During the 18th century, regular discussions about prints occurred between engravers and the people commissioning the work, mostly about overall appearance and quality of execution and/or the terms of payment.1 One case, however, stands out for what it reveals about the visual interpretation of one of the most praised artworks of the time—Raphael’s Madonna della Seggiola (1513–1514)—and because of the light it sheds on the minute observations, comparisons and modifications that went into ambitious reproductive engraving.
In April 1794 Johann Gotthard Müller, a renowned academic engraver from Stuttgart, wrote a critique of Raphael Morghen’s engraving after the painting, which had been published the previous year. A few years later, when Müller was himself commissioned to reproduce the Madonna della Seggiola, he corresponded closely with his son, Johann Friedrich Wilhelm—later a well-known academic engraver in his own right—on the correcting of three trial proofs.2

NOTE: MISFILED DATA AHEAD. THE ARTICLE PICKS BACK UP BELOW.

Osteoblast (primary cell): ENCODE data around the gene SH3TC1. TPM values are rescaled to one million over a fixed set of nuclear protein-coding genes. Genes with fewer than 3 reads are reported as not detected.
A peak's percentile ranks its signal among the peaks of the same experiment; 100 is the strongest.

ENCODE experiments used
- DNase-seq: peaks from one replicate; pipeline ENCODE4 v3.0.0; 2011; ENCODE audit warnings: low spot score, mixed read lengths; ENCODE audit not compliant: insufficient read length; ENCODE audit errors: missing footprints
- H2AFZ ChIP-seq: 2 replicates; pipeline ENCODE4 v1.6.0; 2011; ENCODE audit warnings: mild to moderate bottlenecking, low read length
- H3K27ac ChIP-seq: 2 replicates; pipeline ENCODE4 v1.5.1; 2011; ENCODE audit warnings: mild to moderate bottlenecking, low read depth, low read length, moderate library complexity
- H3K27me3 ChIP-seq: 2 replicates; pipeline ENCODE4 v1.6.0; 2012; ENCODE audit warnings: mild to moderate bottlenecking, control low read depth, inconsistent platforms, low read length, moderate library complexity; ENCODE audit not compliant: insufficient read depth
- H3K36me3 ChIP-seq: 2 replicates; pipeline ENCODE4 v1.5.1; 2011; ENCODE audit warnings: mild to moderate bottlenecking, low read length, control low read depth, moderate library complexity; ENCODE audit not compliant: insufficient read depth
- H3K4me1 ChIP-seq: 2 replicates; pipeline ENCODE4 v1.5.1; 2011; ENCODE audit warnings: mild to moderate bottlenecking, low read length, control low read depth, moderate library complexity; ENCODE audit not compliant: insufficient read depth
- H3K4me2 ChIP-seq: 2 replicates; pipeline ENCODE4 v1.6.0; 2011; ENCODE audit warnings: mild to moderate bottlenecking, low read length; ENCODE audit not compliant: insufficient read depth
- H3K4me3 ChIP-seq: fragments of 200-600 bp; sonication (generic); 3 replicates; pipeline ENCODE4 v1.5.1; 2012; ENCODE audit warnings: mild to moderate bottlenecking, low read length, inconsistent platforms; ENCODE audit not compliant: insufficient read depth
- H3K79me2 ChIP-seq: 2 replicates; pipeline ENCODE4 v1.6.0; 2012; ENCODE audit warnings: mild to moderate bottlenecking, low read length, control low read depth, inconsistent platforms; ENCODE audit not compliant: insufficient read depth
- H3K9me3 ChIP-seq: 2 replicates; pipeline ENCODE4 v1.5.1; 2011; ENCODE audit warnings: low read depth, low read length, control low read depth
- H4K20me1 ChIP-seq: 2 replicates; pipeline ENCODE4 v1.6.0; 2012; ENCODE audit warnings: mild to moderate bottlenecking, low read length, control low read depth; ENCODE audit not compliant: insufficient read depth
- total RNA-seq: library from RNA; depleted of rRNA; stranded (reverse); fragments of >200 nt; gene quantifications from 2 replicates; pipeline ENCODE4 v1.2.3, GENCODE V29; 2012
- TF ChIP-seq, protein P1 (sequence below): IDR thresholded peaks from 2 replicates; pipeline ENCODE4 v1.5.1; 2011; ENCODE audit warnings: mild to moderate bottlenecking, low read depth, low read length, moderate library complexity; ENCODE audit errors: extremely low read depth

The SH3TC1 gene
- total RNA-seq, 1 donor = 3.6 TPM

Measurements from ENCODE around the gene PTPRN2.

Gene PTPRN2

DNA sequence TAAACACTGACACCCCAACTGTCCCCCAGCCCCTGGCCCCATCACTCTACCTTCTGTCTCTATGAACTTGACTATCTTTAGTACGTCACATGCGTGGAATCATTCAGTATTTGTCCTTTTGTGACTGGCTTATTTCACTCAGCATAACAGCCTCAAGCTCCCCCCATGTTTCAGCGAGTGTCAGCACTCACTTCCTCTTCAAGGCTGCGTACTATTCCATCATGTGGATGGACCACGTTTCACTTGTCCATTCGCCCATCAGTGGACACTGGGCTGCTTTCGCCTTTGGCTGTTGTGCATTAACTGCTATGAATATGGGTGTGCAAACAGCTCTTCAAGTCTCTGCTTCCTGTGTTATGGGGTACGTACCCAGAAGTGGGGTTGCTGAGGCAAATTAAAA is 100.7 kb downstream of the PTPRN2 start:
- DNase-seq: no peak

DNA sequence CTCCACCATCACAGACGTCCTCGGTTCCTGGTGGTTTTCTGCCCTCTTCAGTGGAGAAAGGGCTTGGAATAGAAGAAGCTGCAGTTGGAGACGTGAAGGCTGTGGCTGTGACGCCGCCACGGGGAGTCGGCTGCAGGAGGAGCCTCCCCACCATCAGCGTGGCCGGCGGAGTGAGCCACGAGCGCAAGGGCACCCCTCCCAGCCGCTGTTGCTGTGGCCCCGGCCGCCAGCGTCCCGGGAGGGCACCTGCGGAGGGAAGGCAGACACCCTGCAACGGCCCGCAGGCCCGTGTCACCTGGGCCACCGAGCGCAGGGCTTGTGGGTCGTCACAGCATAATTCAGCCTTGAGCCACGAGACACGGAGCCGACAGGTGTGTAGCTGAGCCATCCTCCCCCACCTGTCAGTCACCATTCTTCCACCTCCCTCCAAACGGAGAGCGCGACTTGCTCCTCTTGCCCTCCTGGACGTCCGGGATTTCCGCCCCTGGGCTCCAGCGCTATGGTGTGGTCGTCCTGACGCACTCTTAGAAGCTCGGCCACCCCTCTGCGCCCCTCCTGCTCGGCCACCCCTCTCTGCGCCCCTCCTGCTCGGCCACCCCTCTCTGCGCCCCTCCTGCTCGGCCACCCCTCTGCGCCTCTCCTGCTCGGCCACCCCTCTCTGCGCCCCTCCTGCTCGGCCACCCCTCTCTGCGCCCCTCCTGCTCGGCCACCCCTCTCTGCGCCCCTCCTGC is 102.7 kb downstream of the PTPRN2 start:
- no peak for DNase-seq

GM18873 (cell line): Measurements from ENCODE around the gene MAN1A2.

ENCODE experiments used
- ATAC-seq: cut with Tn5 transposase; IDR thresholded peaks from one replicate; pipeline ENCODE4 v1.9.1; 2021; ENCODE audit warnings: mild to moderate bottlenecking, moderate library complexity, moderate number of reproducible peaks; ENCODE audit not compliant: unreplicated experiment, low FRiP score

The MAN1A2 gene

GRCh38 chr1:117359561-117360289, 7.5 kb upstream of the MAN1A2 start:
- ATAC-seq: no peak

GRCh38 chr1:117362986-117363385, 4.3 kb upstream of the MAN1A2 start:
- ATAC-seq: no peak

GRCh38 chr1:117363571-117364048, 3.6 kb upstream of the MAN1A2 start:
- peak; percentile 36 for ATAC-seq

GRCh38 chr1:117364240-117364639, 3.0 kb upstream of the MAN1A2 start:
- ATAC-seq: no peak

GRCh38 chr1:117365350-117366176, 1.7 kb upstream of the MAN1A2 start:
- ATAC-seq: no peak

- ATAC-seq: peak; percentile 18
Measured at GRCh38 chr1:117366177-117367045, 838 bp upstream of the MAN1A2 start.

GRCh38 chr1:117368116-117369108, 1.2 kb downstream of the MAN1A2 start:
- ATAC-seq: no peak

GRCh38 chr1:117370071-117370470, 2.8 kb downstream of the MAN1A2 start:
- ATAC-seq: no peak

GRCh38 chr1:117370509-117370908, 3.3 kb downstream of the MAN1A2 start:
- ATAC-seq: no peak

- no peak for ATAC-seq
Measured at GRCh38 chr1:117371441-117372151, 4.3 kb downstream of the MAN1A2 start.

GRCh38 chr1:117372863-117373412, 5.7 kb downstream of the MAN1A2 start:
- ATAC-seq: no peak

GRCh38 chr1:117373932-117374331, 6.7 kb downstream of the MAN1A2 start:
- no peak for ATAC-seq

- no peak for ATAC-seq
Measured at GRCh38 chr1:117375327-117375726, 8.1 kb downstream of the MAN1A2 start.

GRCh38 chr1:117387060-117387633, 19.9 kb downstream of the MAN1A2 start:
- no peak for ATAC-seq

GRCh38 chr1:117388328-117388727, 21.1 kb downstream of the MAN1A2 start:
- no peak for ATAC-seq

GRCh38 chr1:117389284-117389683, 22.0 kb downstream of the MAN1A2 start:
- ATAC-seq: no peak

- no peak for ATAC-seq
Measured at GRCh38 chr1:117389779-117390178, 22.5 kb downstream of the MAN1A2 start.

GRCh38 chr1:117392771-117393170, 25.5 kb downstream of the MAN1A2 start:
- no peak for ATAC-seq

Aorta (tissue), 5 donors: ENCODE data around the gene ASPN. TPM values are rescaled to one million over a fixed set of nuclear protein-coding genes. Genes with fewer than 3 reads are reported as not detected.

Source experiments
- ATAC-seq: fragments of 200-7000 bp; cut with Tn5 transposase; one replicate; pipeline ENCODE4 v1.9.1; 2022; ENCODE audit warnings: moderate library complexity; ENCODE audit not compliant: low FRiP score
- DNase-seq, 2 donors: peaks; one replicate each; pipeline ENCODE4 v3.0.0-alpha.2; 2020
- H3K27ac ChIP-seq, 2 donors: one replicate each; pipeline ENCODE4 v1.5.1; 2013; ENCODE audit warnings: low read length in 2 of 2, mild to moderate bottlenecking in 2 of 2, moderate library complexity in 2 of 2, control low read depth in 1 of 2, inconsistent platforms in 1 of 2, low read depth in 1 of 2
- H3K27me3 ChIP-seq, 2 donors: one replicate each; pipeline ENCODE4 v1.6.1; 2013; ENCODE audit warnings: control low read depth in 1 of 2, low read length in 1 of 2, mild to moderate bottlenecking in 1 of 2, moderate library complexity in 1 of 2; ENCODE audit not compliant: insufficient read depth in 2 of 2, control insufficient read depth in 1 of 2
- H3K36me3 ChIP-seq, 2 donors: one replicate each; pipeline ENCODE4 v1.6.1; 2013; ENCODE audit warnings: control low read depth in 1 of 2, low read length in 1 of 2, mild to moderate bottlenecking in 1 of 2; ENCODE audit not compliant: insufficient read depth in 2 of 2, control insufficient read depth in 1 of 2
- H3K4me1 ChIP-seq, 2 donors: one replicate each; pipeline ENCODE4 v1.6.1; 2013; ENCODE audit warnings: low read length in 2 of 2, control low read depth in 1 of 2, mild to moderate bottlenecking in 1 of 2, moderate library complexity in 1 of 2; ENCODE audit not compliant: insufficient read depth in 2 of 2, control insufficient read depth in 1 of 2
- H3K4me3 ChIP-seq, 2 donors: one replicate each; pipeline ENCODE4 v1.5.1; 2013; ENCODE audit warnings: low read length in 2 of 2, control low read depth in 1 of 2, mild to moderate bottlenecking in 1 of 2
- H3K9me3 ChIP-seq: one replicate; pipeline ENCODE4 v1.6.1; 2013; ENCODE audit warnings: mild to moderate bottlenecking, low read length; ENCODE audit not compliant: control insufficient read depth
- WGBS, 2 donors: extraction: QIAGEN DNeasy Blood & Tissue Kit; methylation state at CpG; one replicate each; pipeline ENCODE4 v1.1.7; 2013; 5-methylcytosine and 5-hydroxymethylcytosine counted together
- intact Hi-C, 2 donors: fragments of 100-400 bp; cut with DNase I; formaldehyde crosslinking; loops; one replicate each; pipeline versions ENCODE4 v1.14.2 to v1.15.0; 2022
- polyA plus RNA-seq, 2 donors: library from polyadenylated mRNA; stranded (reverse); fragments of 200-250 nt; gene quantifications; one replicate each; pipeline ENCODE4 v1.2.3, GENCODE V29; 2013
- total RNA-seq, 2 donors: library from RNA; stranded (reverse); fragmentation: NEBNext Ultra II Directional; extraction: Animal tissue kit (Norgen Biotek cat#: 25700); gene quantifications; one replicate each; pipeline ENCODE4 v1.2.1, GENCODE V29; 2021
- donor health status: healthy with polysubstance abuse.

- Many of these contracts have been published in the past. For a general overview see: Robert Verhoogt, Art in Reproduction: Nineteenth-century Prints after Lawrence Alma-Tadema, Jozef Israëls and Ary Scheffer (Amsterdam: Amsterdam University Press, 2007), especially chapter 2.
- For a more detailed discussion, the older literature and all sources see my remarks in Christian Rümelin, Johann Gotthard Müller (1747–1830) und das Stuttgarter Kupferstecherei-Institut: mit einem Werkverzeichnis der Druckgraphik von Johann Gotthard Müller (1740–1830) und Johann Friedrich Wilhelm Müller (1782–1816) (Stuttgart: Thorbecke, 2000), 64–67 and cat. 30.